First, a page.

The Freedom From Religion Foundation is condemning the Trump administration’s latest attempt to weaken public schools and send taxpayer money to private religious schools. According to reports, President Trump and Secretary of Education Betsy DeVos have seized on the pandemic to facilitate this.
Last week, the Senate tried to direct billions of taxpayer dollars to private religious schools under the guise of pandemic relief in the so-called “skinny bill.” In reality, that would have basically created a federally funded voucher program, propped up existing state voucher programs and allowed families to use 529 accounts for homeschooling (defeating their purpose as a way to save for college costs). The bill fortunately was voted down, but Trump and DeVos seem undeterred.
“School choice” has always been a lie. Vouchers were devised by racists to fight back against school desegregation after Brown v. Board of Education. While the roots of the voucher tree were fed by white supremacy, the movement was later co-opted by Christian Nationalists as a way to undermine public schools and ensure indoctrination in religious schools.
The noxious mix of these two evils led to a rebranding as “school choice.” But the intent was clear, as revealed by the executive director of National School Choice Week: “I would like to think that, yes, Jesus would destroy the public education temple and save the children from despair and a hopeless future.” The vast majority of private schools are religiously segregated.
Discrimination and religion remain the twin pillars of school choice to this day. Because nearly all voucher schools are religious, they can and often do discriminate. LGBTQ, differently abled, special needs and religious minority students often face the most obvious and worst discrimination. But the same rationale that allows these schools to discriminate in this could arguably apply to racial discrimination. This is already happening. For instance, in 2013, the U.S. Department of Justice alleged that Louisiana's state voucher program was exacerbating racial segregation in the state.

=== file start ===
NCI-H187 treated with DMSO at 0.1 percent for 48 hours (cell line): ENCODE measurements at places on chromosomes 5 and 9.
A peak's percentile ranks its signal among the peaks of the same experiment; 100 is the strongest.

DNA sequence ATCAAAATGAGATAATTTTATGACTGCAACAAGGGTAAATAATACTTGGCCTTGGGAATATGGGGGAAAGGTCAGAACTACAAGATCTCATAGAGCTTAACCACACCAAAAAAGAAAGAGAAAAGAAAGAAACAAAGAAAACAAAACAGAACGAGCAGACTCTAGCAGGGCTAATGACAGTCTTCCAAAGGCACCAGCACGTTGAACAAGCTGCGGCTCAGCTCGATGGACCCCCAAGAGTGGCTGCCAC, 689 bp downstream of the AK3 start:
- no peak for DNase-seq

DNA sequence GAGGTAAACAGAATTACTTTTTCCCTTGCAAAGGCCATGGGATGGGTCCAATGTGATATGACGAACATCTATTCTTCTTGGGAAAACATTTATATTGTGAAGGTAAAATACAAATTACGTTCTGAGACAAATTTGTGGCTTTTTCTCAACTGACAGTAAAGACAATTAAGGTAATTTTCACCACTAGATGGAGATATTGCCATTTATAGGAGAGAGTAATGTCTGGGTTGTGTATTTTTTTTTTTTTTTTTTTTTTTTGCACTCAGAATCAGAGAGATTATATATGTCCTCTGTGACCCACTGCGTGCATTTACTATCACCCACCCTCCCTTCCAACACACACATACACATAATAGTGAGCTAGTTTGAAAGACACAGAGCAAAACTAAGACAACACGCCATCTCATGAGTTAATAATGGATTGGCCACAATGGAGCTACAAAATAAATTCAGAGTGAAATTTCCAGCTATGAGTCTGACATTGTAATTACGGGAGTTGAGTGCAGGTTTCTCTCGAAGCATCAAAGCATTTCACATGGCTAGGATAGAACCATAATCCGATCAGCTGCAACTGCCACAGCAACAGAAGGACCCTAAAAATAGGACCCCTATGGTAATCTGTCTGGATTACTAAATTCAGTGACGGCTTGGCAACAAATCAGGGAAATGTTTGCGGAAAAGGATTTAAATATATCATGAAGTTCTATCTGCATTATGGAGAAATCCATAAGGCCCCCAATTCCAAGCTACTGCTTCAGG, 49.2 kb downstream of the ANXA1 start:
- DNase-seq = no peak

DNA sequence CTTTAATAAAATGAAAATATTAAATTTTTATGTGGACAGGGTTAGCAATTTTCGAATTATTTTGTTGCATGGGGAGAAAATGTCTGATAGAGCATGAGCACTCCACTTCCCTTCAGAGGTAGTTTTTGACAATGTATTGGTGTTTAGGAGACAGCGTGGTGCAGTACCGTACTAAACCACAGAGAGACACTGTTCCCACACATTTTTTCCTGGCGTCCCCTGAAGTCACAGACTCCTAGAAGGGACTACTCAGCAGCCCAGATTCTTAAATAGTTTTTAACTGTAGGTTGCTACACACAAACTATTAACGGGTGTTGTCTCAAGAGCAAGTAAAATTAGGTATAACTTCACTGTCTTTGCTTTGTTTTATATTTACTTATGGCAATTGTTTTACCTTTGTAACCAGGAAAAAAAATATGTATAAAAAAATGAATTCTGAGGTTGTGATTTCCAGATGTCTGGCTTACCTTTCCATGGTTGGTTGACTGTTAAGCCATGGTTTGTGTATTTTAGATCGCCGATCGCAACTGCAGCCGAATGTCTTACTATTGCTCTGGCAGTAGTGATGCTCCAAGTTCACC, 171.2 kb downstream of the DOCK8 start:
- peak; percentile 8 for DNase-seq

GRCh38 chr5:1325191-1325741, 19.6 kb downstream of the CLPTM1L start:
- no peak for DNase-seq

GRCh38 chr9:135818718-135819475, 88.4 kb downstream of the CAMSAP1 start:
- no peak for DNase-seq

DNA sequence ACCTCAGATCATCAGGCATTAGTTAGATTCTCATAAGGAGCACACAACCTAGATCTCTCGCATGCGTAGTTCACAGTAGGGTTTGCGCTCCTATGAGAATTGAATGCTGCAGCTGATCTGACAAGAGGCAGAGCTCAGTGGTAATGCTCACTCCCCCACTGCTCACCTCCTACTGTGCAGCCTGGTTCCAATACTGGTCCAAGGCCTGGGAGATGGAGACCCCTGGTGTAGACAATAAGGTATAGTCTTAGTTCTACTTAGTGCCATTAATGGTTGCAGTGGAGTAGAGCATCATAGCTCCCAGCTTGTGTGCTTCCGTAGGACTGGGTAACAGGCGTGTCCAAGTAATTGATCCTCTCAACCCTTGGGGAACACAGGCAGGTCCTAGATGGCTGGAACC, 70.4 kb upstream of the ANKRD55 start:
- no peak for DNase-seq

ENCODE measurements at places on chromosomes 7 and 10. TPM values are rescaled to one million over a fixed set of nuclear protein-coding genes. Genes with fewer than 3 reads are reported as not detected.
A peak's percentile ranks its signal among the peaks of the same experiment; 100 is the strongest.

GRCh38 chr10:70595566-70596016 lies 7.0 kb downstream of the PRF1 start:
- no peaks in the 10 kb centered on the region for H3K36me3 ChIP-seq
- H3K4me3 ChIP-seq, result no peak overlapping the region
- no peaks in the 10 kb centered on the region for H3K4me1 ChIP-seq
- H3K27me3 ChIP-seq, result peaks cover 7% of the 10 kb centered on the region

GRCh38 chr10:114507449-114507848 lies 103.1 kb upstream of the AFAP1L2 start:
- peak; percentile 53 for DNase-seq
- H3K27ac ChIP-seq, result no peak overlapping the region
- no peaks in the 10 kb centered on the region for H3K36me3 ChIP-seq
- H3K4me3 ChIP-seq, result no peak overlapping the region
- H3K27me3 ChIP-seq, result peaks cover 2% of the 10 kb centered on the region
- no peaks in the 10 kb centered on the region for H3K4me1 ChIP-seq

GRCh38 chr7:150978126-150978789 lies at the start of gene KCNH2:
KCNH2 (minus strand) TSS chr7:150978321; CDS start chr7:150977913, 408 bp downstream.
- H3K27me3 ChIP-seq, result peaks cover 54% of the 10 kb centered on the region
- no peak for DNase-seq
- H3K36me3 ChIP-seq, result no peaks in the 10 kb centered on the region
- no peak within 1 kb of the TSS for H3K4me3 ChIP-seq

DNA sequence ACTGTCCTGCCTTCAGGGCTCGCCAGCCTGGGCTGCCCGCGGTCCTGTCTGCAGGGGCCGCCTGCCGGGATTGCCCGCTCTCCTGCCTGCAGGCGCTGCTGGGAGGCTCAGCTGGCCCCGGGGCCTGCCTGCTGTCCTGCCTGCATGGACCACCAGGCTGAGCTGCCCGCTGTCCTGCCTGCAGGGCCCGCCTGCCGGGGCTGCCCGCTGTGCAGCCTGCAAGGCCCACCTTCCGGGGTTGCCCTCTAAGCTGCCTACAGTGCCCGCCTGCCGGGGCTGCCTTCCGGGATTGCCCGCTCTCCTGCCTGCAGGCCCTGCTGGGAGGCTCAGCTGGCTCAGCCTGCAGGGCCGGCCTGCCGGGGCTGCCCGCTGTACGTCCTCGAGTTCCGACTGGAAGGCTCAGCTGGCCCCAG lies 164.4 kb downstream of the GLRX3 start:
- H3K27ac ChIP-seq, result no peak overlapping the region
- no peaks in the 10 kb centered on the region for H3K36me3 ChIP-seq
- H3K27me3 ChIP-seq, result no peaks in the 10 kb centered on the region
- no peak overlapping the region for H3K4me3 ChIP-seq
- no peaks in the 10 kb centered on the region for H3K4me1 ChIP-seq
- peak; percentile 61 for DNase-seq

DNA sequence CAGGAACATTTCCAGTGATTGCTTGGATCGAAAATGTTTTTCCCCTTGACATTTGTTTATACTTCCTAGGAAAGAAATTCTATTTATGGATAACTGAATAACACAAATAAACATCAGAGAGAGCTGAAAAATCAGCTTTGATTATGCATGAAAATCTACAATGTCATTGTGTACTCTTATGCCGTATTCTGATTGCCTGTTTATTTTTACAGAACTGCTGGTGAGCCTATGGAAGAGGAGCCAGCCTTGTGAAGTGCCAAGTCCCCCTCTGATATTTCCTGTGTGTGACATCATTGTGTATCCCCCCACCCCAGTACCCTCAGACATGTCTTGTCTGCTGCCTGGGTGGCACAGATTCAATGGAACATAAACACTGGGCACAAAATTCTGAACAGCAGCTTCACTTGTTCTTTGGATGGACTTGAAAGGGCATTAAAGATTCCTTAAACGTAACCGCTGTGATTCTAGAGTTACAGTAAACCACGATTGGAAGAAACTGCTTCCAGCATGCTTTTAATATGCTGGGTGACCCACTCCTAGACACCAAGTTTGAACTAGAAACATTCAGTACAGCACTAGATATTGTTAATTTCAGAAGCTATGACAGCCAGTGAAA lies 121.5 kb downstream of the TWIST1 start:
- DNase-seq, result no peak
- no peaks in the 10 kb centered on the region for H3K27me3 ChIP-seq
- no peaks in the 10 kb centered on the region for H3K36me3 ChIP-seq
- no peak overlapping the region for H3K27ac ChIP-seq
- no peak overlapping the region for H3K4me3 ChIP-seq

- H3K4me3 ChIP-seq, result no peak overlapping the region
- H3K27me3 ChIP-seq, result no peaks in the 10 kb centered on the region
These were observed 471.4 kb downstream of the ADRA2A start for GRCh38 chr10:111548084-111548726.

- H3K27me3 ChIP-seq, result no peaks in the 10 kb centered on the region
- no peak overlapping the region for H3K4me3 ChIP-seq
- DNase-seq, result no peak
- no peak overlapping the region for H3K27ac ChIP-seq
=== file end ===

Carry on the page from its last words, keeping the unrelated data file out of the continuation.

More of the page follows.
FFRF has debunked the popular myths put forward to support vouchers, one of the most popular being that vouchers rescue or save children from failing public schools. That’s simply wrong. Most vouchers go to children who are already enrolled in private schools, meaning taxpayers are simply subsidizing the religious education of people who can already afford that private education. In the first year of its neo-voucher program, Georgia “private school enrollment only increased by one-third of 1 percent.”
Forcing taxpayers to fund religious education is a violation of the religious freedom of every taxpayer, something the Supreme Court quite literally ignored in the Espinoza decision this summer. Funding a parallel education system with no public accountability or oversight is also bad policy. Not only does it lead to fraud, abuse, discrimination, and the state-church entanglements already mentioned, it also doesn’t work. Vouchers have been far from successful. Private religious schools do not turn out better students than public schools.
The solution to this hurricane of segregation, religious discrimination, fraud, constitutional violations and fruitless spending is obvious: Fully fund public schools open to all with taxpayer money, and stop siphoning off this precious funding to promote religiously segregated education.